Farm Management Minutes: The longevity of cows
Instructor, SD Center of Farm/ Ranch Mgt
Like many of you, I have been watching the price of bred heifers and bred cows increase dramatically this past year. Lending institutions have increased the value of livestock on their balance sheets which in turn shows ranchers having increased assets or increased loan amounts if they are purchasing cows.
When I was first getting started in the registered Angus business, I was very lucky to have a literal cash cow. She had the perfect conformation and was a phenomenal producer. She was a cow that no matter what she was bred to, she produced either a replacement heifer or a bull to sell. This cow consistently produced quality, and because of her longevity, I had many years of profit from her. Now if I only had a whole herd of cows that could do this.
Cow herd longevity is a relatively new area of focus that is gaining importance with the high cost of replacing quality females. What causes a cow to last nine, 10 or maybe 15 years? Some breeds have started tracking Stayability EPDs: This EPD predicts the probability that a bull’s daughters will remain in the herd for a set period of time (commonly six years). This EPD is expressed as a percentage. Bulls with higher stayability EPDs will have an increased likelihood of their daughters remaining in the herd. Stayability EPDs are an indicator of the longevity of a bull’s daughters. Most breeds will have different numbers to indicate their stayability. (This definition was taken from the Virginia Cooperative Extension website.)
The bull season is upon us. When the sale catalogs arrive, each bull should have a wide variety of information such as EPDs, carcass data and performance indexes. In addition to these statistics, I also pay close attention to the production ratio of the dam to the bull I am interested in buying. This will tell how long has she been in production within that herd, and how her offspring performed.
Once longevity is established in a herd, producers will see that they can be more selective in keeping replacement heifers. Higher quality heifers replacing the cull cows in the herd will add higher quality overall. Herds containing a larger proportion of mature cows usually have a higher percentage of calf crop weaned, wean heavier calves and have lower feed costs when compared to herds with less longevity.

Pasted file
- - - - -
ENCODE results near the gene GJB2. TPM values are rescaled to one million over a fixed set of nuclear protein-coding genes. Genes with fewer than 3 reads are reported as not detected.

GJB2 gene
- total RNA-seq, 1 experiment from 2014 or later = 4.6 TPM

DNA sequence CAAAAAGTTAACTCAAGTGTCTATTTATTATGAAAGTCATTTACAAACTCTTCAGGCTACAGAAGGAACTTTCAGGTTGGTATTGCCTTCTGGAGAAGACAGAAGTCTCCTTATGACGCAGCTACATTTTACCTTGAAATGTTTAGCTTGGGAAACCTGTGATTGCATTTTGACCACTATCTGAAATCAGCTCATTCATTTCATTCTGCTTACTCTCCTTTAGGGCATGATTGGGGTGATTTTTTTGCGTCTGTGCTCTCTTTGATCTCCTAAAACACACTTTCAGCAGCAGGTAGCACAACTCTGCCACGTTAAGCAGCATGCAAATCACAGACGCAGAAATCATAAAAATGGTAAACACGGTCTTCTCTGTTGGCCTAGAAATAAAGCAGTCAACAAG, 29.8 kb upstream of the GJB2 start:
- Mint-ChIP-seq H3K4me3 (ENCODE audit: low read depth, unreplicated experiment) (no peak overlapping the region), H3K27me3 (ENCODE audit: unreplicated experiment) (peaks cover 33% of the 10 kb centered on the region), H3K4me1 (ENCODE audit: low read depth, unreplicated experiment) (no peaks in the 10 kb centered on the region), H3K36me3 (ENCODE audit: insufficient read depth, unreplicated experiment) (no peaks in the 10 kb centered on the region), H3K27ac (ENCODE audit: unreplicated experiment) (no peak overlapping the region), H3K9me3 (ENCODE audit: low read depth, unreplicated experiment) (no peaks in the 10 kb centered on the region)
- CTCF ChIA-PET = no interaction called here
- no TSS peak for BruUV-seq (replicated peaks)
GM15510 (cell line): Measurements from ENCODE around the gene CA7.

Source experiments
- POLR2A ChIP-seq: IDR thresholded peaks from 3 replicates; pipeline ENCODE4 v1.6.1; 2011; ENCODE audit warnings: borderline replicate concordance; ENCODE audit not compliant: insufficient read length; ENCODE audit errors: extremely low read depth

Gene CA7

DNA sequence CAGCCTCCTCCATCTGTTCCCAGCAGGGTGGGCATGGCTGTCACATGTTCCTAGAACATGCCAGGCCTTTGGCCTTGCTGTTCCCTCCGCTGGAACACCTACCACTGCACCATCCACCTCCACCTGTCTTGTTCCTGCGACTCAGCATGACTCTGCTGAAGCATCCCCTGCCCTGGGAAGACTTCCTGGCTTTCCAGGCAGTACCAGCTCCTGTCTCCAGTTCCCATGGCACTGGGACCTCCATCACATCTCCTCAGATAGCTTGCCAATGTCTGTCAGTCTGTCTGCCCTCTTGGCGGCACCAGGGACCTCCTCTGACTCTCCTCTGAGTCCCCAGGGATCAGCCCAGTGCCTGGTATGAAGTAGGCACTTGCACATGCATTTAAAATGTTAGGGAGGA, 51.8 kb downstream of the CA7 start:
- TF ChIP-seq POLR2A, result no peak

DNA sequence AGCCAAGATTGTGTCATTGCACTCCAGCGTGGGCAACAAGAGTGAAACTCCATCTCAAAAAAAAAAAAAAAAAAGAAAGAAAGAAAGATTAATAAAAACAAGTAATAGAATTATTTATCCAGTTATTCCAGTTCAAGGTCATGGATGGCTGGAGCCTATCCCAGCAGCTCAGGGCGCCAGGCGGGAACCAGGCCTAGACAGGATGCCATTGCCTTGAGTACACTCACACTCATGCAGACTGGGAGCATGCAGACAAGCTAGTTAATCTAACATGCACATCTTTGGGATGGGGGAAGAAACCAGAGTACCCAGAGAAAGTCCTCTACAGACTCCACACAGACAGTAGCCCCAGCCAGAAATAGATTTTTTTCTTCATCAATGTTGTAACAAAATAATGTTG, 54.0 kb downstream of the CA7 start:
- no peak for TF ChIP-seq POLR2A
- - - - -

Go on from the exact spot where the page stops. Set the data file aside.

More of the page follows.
There are many benefits to keeping your own replacement heifers if you keep in mind that it will take two years for her to provide income and another three to four years to actually make a profit. The bottom line is: if we can increase our herd stayability just one year from seven-year-old cows to eight-year-old cows, we are getting an extra calf out of the cow and marketing more of her offspring which will add to the profitability of her lifetime in our operation.
The Instructors from the S.D. Center for Farm/Ranch Management are currently doing our closeouts for the 2013 year. During this time we are analyzing the data to give back to the rancher all the detailed analysis of their operation. If you have any questions on our program you can contact me, DavidKoupal@mitchelltech.edu or call 605 995-7193.
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A pasture or lot with plenty of grass or bedding and windbreak is important when calving in the cold.